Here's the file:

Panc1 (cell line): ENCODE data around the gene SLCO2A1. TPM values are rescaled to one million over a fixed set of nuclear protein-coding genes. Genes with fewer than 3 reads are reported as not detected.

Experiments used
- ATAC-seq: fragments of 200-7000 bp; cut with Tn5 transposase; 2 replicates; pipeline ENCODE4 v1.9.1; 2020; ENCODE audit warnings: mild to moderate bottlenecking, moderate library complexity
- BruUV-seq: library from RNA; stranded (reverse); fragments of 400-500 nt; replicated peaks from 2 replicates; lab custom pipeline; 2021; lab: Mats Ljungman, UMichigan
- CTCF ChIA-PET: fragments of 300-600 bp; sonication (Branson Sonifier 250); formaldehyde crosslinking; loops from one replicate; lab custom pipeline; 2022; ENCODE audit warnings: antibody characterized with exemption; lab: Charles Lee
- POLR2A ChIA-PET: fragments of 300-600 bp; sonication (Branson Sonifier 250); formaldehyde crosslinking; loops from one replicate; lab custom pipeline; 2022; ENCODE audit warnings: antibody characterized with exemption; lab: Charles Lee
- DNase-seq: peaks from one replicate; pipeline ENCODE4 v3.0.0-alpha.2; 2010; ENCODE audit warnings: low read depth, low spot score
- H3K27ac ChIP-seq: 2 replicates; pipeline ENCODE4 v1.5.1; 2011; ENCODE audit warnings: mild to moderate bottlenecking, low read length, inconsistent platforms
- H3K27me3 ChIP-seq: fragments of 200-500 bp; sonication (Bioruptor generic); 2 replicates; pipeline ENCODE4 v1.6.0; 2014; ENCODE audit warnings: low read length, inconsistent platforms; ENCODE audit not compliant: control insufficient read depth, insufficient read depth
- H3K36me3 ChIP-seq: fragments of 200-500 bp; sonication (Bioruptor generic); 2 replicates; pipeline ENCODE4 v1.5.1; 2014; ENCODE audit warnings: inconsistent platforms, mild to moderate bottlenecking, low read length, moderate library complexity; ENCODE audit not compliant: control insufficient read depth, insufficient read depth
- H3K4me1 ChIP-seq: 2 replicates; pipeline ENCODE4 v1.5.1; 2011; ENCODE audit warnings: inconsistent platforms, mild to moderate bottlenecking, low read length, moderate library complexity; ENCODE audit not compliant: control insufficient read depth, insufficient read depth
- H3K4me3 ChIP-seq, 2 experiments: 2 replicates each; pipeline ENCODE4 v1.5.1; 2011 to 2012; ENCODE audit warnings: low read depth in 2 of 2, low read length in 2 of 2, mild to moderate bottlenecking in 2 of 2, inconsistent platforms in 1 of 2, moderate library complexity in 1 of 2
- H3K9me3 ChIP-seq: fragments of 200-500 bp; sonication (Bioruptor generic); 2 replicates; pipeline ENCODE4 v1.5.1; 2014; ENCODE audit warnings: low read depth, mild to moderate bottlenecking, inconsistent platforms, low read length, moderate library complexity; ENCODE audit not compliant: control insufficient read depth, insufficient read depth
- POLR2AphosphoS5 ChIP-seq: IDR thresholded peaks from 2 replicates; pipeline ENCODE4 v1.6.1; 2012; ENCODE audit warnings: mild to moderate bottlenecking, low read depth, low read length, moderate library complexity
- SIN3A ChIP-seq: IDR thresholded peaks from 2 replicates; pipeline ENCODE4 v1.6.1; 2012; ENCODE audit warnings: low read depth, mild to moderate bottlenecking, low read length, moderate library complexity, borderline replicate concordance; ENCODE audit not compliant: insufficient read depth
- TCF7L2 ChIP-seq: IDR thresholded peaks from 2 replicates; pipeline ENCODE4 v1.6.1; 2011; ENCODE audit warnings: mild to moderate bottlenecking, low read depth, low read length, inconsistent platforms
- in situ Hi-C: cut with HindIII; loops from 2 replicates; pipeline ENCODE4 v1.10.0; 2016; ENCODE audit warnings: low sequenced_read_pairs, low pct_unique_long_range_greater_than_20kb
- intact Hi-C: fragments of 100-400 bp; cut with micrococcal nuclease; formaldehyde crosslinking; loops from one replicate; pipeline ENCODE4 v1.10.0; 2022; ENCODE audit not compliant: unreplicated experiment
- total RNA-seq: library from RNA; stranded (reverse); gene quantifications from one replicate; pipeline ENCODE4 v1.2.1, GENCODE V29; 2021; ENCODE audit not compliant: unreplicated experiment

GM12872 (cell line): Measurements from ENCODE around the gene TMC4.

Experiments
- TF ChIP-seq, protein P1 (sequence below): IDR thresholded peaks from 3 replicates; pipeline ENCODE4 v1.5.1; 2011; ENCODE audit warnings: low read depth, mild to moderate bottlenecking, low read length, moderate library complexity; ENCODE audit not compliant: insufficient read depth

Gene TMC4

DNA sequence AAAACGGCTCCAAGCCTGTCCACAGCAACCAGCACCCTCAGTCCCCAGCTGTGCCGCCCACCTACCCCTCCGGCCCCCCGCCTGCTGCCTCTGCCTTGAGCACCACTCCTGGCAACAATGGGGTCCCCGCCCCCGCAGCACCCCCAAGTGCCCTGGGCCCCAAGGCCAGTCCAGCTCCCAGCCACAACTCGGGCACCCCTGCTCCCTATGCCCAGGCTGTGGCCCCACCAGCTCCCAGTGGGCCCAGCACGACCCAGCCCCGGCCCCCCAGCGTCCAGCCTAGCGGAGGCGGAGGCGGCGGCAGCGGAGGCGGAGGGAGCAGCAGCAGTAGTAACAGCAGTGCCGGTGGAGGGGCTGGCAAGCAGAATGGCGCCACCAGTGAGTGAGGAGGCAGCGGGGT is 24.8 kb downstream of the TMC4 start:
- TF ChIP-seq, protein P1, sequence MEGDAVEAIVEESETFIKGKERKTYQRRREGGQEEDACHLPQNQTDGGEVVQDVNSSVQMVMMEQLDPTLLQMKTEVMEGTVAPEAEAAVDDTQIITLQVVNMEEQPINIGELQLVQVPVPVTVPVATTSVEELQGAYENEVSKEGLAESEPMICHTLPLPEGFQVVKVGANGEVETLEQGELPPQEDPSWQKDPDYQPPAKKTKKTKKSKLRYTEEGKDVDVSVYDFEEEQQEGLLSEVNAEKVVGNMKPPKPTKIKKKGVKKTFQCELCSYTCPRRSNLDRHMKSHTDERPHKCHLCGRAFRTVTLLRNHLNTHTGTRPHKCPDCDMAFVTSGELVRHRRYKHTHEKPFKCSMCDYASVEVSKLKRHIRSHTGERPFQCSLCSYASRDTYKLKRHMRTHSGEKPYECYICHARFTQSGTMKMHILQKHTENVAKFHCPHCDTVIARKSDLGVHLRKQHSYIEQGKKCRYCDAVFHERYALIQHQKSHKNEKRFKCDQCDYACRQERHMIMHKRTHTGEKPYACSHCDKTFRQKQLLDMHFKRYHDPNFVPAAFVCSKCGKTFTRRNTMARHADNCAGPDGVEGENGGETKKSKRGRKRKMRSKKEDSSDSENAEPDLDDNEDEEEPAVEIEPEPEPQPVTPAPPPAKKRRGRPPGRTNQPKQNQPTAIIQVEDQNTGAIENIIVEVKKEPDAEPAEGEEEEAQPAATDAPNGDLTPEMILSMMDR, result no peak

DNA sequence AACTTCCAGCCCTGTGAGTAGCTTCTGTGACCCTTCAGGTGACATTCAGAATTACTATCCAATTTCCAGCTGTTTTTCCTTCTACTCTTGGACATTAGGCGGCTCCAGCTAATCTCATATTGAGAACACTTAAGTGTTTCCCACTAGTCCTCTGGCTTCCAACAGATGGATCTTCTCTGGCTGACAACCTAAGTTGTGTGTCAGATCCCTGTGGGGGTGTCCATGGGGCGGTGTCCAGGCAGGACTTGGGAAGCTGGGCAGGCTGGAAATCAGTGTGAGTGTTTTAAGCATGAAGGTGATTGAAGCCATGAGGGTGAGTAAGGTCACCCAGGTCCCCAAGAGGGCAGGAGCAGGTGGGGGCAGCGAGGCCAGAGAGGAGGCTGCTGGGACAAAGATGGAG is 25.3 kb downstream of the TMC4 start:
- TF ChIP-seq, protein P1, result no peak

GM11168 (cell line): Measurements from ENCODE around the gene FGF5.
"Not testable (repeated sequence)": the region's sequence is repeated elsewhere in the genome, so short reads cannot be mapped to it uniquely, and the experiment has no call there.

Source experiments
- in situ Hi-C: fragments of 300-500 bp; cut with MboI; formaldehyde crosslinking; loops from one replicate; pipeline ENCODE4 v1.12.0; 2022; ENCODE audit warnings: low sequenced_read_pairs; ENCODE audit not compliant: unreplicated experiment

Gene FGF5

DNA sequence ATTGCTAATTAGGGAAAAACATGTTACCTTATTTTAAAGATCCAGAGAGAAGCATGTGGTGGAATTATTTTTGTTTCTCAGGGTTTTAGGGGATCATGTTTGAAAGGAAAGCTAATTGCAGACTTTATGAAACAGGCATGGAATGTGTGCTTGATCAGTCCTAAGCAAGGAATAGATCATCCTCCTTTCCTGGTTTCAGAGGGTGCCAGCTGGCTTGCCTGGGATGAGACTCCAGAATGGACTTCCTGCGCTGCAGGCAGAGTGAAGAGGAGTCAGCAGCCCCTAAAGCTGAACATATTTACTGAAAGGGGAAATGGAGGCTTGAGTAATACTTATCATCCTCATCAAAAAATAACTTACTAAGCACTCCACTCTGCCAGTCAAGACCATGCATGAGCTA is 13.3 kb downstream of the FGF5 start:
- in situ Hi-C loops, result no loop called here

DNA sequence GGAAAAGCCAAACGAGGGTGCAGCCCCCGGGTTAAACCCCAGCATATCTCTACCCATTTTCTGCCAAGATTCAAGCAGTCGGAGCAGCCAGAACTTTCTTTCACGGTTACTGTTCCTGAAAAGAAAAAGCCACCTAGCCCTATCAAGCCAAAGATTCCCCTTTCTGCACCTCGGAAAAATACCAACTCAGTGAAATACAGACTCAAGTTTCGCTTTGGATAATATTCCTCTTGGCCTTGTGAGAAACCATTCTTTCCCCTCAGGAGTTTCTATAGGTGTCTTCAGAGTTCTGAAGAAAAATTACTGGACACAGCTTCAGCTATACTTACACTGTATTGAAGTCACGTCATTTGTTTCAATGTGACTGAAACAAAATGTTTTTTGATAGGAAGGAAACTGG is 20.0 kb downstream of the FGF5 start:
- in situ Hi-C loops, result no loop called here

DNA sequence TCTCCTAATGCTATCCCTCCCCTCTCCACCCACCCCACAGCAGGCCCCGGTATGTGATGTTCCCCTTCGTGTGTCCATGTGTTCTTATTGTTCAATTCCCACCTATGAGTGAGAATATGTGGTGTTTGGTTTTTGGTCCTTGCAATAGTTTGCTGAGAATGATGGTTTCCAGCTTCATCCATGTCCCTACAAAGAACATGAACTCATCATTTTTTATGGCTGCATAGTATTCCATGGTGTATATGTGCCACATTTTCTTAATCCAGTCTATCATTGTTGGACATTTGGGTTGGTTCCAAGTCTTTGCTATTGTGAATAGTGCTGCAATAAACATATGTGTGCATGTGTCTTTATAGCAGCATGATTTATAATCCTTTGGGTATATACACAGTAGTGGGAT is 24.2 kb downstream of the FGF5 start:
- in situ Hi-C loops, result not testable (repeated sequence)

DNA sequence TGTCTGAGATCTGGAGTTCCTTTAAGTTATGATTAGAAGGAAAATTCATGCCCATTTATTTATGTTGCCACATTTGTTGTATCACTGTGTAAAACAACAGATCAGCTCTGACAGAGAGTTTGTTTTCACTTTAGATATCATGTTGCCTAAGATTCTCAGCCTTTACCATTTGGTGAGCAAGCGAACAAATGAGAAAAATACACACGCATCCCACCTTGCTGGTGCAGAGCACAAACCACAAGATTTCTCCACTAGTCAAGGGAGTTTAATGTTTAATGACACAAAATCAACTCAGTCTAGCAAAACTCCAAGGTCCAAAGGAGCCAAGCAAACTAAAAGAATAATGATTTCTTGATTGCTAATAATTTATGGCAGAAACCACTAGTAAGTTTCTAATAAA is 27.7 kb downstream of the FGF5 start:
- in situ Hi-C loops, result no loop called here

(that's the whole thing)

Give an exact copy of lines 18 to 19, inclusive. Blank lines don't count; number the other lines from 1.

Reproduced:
- intact Hi-C: fragments of 100-400 bp; cut with micrococcal nuclease; formaldehyde crosslinking; loops from one replicate; pipeline ENCODE4 v1.10.0; 2022; ENCODE audit not compliant: unreplicated experiment
- total RNA-seq: library from RNA; stranded (reverse); gene quantifications from one replicate; pipeline ENCODE4 v1.2.1, GENCODE V29; 2021; ENCODE audit not compliant: unreplicated experiment